Managing high blood pressure
High blood pressure is defined as having at least one of the following:
systolic blood pressure (the top number) over 130 mm Hg
diastolic blood pressure (the bottom number) over 80 mm Hg
both systolic and diastolic values above these levels
You can manage blood pressure with medications, such as angiotensin-converting enzyme (ACE) inhibitors and calcium channel blockers.
Many dietary and lifestyle changes can also reduce your blood pressure and lower your risk of heart disease. In fact, studies have shown that some herbs and spices may reduce blood pressure levels, so you may want to consider adding these to your diet, too. Make sure to speak with your healthcare provider before using any of the following herbs.
Below are ten herbs that may help lower blood pressure.
Chinese cat’s claw contains compounds that may act as natural calcium channel blockers and help blood vessels relax, according to animal studies. More human studies are needed.
Animal research suggests the herb Bacopa monnieri may help blood vessels dilate and relax, lowering blood pressure. However, human research is conflicting and limited.
Animal and human research suggest cardamom may help lower blood pressure by acting as a natural calcium channel blocker and diuretic. Still, more human studies are needed.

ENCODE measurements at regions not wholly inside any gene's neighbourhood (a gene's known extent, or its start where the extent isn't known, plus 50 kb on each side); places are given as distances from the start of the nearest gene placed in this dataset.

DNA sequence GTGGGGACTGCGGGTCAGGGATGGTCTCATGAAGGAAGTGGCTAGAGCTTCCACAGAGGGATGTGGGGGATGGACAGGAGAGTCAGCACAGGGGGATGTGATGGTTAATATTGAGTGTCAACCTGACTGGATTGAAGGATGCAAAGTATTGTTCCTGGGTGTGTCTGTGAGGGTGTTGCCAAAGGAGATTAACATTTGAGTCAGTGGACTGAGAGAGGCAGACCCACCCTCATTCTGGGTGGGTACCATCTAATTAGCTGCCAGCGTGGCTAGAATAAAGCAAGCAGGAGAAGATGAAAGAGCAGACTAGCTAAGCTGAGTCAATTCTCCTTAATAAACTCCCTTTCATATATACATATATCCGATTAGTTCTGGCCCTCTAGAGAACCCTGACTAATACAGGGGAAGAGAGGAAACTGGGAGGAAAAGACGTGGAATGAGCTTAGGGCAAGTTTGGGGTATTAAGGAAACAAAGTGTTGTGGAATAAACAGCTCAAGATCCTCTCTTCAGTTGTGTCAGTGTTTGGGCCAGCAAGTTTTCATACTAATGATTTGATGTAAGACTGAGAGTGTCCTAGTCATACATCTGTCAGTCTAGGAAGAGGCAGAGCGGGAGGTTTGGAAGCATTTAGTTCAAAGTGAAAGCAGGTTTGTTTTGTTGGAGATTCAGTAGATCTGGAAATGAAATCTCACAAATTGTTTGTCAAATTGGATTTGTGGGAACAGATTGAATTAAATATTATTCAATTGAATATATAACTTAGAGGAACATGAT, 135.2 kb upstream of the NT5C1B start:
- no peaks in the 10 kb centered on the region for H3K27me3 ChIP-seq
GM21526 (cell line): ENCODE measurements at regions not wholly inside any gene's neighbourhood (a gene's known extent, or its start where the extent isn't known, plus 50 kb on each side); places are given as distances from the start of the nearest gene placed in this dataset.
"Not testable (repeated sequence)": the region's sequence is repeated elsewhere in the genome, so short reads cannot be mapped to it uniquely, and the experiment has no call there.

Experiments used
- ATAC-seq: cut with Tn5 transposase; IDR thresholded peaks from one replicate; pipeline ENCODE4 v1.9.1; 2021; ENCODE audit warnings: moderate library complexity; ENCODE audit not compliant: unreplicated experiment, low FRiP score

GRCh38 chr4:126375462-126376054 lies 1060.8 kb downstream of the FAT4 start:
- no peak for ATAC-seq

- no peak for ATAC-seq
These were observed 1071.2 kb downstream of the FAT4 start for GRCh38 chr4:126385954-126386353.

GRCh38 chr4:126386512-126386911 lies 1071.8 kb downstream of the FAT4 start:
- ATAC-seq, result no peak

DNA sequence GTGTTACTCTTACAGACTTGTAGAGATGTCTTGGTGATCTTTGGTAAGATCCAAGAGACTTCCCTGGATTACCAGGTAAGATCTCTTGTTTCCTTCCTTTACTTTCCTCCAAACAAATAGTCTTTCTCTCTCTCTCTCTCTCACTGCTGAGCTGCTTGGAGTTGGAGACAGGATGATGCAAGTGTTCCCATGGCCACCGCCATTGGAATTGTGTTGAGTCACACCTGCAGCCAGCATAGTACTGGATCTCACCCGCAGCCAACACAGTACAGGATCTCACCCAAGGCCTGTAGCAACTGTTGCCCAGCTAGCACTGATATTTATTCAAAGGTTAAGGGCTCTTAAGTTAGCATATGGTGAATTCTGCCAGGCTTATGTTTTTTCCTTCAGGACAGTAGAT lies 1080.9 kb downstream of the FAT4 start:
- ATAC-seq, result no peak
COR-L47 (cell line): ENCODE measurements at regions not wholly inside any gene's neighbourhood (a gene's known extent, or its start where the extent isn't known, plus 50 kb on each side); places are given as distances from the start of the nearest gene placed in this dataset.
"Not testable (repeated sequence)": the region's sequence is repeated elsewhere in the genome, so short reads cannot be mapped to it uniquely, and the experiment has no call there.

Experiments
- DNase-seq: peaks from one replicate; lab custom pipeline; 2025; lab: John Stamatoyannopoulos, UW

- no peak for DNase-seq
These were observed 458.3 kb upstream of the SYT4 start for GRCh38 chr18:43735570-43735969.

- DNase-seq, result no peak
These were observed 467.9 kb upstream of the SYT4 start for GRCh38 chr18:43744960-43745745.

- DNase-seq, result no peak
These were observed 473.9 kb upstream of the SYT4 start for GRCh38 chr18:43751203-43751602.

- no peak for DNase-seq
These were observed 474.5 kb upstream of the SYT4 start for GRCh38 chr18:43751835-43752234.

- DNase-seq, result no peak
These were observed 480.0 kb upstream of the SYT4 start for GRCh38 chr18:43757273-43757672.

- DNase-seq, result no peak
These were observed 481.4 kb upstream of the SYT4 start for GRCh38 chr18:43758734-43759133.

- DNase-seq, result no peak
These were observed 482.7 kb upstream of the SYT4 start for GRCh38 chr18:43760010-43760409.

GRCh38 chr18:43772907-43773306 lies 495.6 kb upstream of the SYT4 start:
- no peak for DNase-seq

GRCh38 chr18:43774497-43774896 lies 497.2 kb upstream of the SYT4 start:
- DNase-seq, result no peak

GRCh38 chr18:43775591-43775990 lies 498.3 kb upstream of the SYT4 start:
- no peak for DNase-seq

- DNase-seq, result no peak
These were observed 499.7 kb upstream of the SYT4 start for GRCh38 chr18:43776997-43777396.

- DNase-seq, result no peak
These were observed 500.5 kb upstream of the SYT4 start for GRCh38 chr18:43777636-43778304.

High blood pressure is the most common, preventable risk factor for heart disease. It affects nearly half of all American adults" (and many more world-wide).
"The best way to manage high blood pressure is through a combination of the right medications, a healthy diet, regular exercise, and engaging in healthy lifestyle behaviours.
That said, there are several promising herbs and spices you can incorporate into your diet that may help lower your blood pressure.
They include basil, parsley, celery seeds, Chinese cat’s claw, Bacopa monnieri, garlic, thyme, cinnamon, ginger, and cardamom, to name a few.
Keep in mind that many herbs and spices may interact with common blood thinner medications, and many extracts and supplements discussed above lack sufficient safety research.
For this reason, always consult a healthcare provider about what herbs and spices you’re considering incorporating into your diet, and never discontinue a medication without consulting them first."